Reddit Reportedly to Charge This Third Party Client $20 Million for API Access

In April, Reddit announced significant updates to its API policy, and although they did not initially provide details about the implications for third-party Reddit clients, it appears that the situation is about to worsen. Similar to Twitter‘s controversial move, Reddit has decided to make its API paid. And needless to say, the community is far from pleased.

There are numerous incredible third-party Reddit clients that are absolutely adored. Infinity, Joey for Reddit, Stealth, Reddit is Fun, Sync, Boost for Reddit, Apollo, Relay, are just to name a few. These clients have garnered a loyal following, with many users even purchasing lifetime licenses.

I personally use Infinity which is an open-source Reddit client and has tons of customization options like other third-party Reddit clients, on top of that it has privacy benefits that come with every open-source project.

The debate about Reddit charging for their API has been ongoing for a while, but it reached a whole new level of intensity at the end of May. The developer of Apollo for Reddit, a popular third-party client for iOS users, revealed some shocking details from his discussions with Reddit regarding the API changes. He claims that they are demanding a whopping $20 million per year from him if he wants to keep his API access and continue operating at the same scale.

To break it down further, they are planning to charge $12,000 for every 50 million API calls. Given that Apollo made a staggering 7 billion requests in just a month, the developer calculated the figure to be around $1.7 million per month and $20 million per year to sustain the app. And that’s just for one third-party client. With so many other Reddit clients out there, you can imagine the outrage brewing within the community.

So why are Redditors so furious? Well, let’s take a moment to understand why many Redditors loathe the official Reddit app in the first place. First off, customization options are practically non-existent. Everyone loves to personalize their experience, and the official app simply falls short in this regard. Moreover, the app tends to be cluttered and slow, which is far from ideal when you’re trying to browse and engage in lively discussions. 

And let’s not forget about the ads and trackers baked into the official app. Privacy and security are major concerns for users, and the thought of compromising on these fronts is not sitting well with anyone. Lastly, the official app just isn’t as fun. Third-party clients have brought a unique flair and enhanced features that the users have grown to love.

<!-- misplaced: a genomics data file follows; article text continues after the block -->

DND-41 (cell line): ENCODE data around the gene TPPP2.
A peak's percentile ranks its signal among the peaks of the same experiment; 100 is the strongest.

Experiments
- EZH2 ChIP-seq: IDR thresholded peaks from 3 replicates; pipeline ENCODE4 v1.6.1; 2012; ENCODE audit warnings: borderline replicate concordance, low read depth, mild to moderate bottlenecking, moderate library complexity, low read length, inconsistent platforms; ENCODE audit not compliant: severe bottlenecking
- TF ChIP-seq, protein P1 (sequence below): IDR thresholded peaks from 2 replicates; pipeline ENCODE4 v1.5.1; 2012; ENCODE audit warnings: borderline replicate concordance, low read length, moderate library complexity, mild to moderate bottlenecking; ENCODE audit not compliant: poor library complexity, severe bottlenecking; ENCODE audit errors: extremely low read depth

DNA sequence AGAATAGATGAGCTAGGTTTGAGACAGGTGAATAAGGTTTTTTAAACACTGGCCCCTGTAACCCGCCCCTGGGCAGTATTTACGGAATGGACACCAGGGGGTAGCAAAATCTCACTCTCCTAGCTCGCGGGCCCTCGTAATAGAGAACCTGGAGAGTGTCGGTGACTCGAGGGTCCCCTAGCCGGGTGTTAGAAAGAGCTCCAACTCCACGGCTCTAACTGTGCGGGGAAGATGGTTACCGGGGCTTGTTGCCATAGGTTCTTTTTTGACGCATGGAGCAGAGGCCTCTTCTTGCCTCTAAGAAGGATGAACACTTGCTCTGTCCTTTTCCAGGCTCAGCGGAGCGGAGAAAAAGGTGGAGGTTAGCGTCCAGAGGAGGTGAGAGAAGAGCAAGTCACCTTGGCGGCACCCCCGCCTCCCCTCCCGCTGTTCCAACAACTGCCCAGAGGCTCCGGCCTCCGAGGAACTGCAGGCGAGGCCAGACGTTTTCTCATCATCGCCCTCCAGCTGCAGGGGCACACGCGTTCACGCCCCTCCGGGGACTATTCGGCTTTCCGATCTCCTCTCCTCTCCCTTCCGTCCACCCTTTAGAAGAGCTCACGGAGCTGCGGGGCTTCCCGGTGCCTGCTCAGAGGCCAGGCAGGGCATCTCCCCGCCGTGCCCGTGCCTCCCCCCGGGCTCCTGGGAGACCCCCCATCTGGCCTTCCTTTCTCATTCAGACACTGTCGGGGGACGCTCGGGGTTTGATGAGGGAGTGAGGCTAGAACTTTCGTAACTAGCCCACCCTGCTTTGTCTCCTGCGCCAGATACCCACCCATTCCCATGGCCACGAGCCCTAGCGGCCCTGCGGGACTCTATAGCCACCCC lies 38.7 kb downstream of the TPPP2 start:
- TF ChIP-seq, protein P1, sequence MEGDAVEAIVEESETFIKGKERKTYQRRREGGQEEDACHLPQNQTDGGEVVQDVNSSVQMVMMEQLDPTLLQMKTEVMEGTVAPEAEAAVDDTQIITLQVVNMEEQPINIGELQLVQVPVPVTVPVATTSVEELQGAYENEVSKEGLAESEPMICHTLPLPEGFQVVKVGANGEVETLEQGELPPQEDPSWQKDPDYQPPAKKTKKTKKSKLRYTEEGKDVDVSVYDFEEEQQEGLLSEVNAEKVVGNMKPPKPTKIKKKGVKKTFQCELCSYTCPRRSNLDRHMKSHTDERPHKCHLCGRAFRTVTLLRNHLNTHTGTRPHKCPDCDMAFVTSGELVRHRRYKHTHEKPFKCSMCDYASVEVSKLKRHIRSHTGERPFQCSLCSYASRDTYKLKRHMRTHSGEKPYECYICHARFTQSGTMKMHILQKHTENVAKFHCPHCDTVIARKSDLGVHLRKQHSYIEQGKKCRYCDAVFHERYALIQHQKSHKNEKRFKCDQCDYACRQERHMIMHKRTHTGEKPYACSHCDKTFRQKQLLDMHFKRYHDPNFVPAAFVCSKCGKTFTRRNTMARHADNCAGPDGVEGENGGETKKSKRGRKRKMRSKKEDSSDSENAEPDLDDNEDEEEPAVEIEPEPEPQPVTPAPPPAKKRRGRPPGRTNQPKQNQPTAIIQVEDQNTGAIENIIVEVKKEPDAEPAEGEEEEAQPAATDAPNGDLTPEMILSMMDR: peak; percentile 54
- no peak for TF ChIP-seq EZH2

The anger among Redditors is further fueled by the memory of what happened when Twitter implemented a similar paid API policy. Third-party Twitter clients dropped like flies, with only ‘Fritter,’ an open-source web scraper, managing to survive.  

The outpouring of support on the Apollo developer’s post clearly indicates that the majority of users are against this change. They are unwilling to switch to the official app and some are even contemplating quitting Reddit altogether if the new policy takes effect and their favorite third-party client dies.  

But what’s the reason behind Reddit’s decision to charge for their API? According to rumors, Reddit is planning to go public in the second half of 2023, and to achieve maximum valuation, they want to consolidate their user base on their official app and site. The number of users directly affects a social platform’s evaluation, so Reddit is eager to gather as many users as possible before its initial public offering. It’s also worth noting that the paid API policy is expected to come into effect on July 1st, 2023.

It will be interesting to see if  Reddit takes into account the backlash from the community and gives a second thought to its decision. We will keep you posted as this situation unfolds further. Till then, let us know your thoughts about this in the comments section below.


Abdullah Amin

Abdullah is passionate about staying up-to-date on the latest trends and developments in the gaming industry. With a strong background in writing and research, he is able to provide in-depth analysis and informative articles for a wide range of gaming audiences.
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